Fish Veterinary Specialists: DVM vs CertAqV vs DABVP

Fish veterinary specialists, also known as fish vets or aquatic veterinarians, are highly trained professionals who specialize in providing medical care and expertise specifically for fish. These experts possess extensive knowledge and experience in diagnosing

For those of you looking to work with a fish veterinarian, we are thrilled to share that there is a new AVMA-recognized specialty in Fish Practice through the American Board of Veterinary Practitioners. But what does this mean? Here we will share everything you need to know about working with fish veterinary specialists and their associated titles.

DVM (Veterinarian)

At the base level, no one should be diagnosing or treating your fish without a veterinary license. Veterinary licenses are state based, but many veterinarians may have multiple veterinary licenses, allowing them to practice in multiple states. Depending on which veterinary school they attended, they may have had more exposure to fish than some. Our chief veterinarian, Dr. Jessie Sanders, attended Tufts Veterinary School and only had 2 total hours of fish lectures and one lab. However, she supplemented her traditional didactic training with additional summer programs, such as AQUAVET and MARVET, and externships at SeaWorld Orlando, the Marine Mammal Center, Mystic Aquarium and Aquatic Veterinary Services of Western New York.

Many veterinarians will claim that “vets don’t see or treat fish,” but this is completely wrong! If your veterinarian doesn’t want to see your fish, that is up to them, but there are two networks you should check out to find a veterinarian in your area. Both the American Association of Fish Veterinarians (AAFV) and the World Aquatic Veterinary Medical Association (WAVMA) have online databases of veterinarians who have additional training in fish medicine. For those veterinarians who want to see fish, but require additional support, our office offers direct consultations to work through diagnostics, interpreting results and formulating treatment plans. If you are struggling to find a veterinarian in your area to help your fish, please see our recommendations.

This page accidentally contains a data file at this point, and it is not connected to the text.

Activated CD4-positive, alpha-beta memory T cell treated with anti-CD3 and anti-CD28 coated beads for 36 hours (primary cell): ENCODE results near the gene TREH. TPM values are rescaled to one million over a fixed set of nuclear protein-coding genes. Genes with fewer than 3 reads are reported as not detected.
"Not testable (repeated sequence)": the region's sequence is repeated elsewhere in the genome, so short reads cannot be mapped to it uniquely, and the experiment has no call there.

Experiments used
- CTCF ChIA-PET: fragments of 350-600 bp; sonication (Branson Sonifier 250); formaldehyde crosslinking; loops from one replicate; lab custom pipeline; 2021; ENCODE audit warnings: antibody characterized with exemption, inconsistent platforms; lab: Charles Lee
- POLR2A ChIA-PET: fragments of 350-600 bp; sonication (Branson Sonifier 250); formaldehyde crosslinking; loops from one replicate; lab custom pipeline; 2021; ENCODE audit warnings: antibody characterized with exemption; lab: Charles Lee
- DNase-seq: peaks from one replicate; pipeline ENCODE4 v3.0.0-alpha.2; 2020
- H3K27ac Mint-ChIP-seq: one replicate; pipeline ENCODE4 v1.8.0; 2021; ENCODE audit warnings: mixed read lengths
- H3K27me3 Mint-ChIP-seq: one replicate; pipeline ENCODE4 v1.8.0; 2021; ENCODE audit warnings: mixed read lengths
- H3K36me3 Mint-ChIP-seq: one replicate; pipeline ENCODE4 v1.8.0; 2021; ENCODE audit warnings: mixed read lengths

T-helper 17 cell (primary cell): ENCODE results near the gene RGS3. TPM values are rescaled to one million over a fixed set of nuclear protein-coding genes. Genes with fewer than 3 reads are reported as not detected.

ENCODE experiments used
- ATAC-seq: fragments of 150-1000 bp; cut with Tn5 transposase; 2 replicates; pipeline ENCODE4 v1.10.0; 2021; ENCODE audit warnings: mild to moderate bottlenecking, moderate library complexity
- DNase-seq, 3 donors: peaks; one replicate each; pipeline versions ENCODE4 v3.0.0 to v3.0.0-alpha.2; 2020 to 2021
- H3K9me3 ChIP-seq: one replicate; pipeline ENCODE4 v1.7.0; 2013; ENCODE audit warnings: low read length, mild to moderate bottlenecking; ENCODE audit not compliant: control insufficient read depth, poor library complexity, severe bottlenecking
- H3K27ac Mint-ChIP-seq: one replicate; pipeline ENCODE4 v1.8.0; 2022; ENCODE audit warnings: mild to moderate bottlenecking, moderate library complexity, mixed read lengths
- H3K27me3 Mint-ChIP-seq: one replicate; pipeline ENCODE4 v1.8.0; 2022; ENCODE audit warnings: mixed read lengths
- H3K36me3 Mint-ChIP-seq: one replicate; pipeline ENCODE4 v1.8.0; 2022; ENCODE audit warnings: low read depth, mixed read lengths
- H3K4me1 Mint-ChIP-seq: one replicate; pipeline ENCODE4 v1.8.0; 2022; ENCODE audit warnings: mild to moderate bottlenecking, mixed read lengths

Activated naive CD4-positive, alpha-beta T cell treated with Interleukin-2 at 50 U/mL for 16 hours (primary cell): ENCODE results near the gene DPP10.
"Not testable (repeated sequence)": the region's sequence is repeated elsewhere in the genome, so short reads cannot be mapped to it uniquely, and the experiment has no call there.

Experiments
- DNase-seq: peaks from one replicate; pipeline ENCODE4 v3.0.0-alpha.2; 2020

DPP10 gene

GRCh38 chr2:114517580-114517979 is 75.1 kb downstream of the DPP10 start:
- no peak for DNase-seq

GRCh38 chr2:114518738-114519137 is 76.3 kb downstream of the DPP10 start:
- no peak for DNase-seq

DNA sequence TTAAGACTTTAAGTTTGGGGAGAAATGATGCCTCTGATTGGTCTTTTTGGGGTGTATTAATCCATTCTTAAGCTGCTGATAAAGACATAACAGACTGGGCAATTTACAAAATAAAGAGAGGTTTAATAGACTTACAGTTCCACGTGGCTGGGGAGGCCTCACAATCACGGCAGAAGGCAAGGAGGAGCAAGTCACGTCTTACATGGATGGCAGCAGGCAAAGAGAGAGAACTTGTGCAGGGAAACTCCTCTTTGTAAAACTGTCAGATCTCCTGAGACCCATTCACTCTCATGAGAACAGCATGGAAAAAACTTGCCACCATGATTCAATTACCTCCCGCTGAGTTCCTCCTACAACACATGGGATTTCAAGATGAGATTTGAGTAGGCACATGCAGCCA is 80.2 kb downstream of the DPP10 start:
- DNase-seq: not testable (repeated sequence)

This does not included discussing your fish with friends or neighbors about some concerns you have seen and taking preventative steps. “Practicing medicine” specifically involves a diagnosis (even a preliminary or differential list) and a specific treatment. Regardless if you pay money or not, be wary of anyone offering their “services” for no compensation in a professional or para-professional capacity.

CertAqV (Certified Aquatic Veterinarian)

Before there was a confirmed board specialty, there was the Certified Aquatic Veterinarian certificate through the World Aquatic Veterinary Medical Association (WAVMA). This certificate identifies those veterinarians and technicians/nurses with core competency in aquatic veterinary medicine. Essentially, any veterinary professional can obtain this certification by obtaining 150 credit hours across nine KSEs (knowledge, skills and experience). These credits can be gathered from attending conferences, seeing cases, reading journal articles or professional presentations. Once the credits have been verified by a current Certified Aquatic Veterinarian, the certificate is awarded. Those with this certificate can use “CertAqV” after their name, but are technically not fish veterinary specialists.